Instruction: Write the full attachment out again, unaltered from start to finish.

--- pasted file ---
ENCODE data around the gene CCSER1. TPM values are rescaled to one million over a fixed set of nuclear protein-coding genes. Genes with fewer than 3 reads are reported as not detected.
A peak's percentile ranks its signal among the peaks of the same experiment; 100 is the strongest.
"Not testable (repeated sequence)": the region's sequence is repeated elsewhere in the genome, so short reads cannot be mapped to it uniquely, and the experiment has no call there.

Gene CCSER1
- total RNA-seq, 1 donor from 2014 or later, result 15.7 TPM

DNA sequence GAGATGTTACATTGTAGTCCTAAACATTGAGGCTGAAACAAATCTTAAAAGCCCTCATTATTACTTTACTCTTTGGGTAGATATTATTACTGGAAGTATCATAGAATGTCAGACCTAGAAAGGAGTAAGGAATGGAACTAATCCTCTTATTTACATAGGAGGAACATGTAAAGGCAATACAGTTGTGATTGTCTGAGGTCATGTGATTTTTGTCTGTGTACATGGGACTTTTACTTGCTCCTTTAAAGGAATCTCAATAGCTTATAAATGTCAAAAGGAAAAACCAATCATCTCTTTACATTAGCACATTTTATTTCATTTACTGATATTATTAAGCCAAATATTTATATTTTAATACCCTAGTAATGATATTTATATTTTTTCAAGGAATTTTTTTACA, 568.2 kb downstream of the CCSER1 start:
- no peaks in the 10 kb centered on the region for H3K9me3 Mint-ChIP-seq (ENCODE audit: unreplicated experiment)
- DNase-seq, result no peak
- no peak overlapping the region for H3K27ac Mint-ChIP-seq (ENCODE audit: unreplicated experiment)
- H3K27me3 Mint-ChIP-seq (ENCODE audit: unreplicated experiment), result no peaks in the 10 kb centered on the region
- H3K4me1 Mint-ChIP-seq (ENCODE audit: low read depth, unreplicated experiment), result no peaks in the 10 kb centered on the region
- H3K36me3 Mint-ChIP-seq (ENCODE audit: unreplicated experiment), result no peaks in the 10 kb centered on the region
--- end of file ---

ENCODE data around the gene CCSER1. TPM values are rescaled to one million over a fixed set of nuclear protein-coding genes. Genes with fewer than 3 reads are reported as not detected.
A peak's percentile ranks its signal among the peaks of the same experiment; 100 is the strongest.
"Not testable (repeated sequence)": the region's sequence is repeated elsewhere in the genome, so short reads cannot be mapped to it uniquely, and the experiment has no call there.

Gene CCSER1
- total RNA-seq, 1 donor from 2014 or later, result 15.7 TPM

DNA sequence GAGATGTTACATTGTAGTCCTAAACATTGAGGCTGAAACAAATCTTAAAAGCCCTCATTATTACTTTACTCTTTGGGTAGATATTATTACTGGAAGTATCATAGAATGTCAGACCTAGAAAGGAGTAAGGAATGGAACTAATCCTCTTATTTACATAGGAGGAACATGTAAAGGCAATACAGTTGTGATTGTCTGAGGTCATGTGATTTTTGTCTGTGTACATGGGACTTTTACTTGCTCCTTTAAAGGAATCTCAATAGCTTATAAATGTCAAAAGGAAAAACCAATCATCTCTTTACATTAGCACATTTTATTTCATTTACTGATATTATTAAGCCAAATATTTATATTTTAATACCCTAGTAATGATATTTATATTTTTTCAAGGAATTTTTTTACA, 568.2 kb downstream of the CCSER1 start:
- no peaks in the 10 kb centered on the region for H3K9me3 Mint-ChIP-seq (ENCODE audit: unreplicated experiment)
- DNase-seq, result no peak
- no peak overlapping the region for H3K27ac Mint-ChIP-seq (ENCODE audit: unreplicated experiment)
- H3K27me3 Mint-ChIP-seq (ENCODE audit: unreplicated experiment), result no peaks in the 10 kb centered on the region
- H3K4me1 Mint-ChIP-seq (ENCODE audit: low read depth, unreplicated experiment), result no peaks in the 10 kb centered on the region
- H3K36me3 Mint-ChIP-seq (ENCODE audit: unreplicated experiment), result no peaks in the 10 kb centered on the region